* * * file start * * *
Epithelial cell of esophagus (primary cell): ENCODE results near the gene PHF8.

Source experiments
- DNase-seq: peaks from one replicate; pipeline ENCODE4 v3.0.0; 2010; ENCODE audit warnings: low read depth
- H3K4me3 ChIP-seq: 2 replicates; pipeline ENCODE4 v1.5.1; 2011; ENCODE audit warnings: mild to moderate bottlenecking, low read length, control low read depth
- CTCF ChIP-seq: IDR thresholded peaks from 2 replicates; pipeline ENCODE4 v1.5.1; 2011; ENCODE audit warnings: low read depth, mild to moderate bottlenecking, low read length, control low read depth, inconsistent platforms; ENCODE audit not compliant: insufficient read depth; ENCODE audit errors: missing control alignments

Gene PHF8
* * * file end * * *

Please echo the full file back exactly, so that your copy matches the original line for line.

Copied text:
Epithelial cell of esophagus (primary cell): ENCODE results near the gene PHF8.

Source experiments
- DNase-seq: peaks from one replicate; pipeline ENCODE4 v3.0.0; 2010; ENCODE audit warnings: low read depth
- H3K4me3 ChIP-seq: 2 replicates; pipeline ENCODE4 v1.5.1; 2011; ENCODE audit warnings: mild to moderate bottlenecking, low read length, control low read depth
- CTCF ChIP-seq: IDR thresholded peaks from 2 replicates; pipeline ENCODE4 v1.5.1; 2011; ENCODE audit warnings: low read depth, mild to moderate bottlenecking, low read length, control low read depth, inconsistent platforms; ENCODE audit not compliant: insufficient read depth; ENCODE audit errors: missing control alignments

Gene PHF8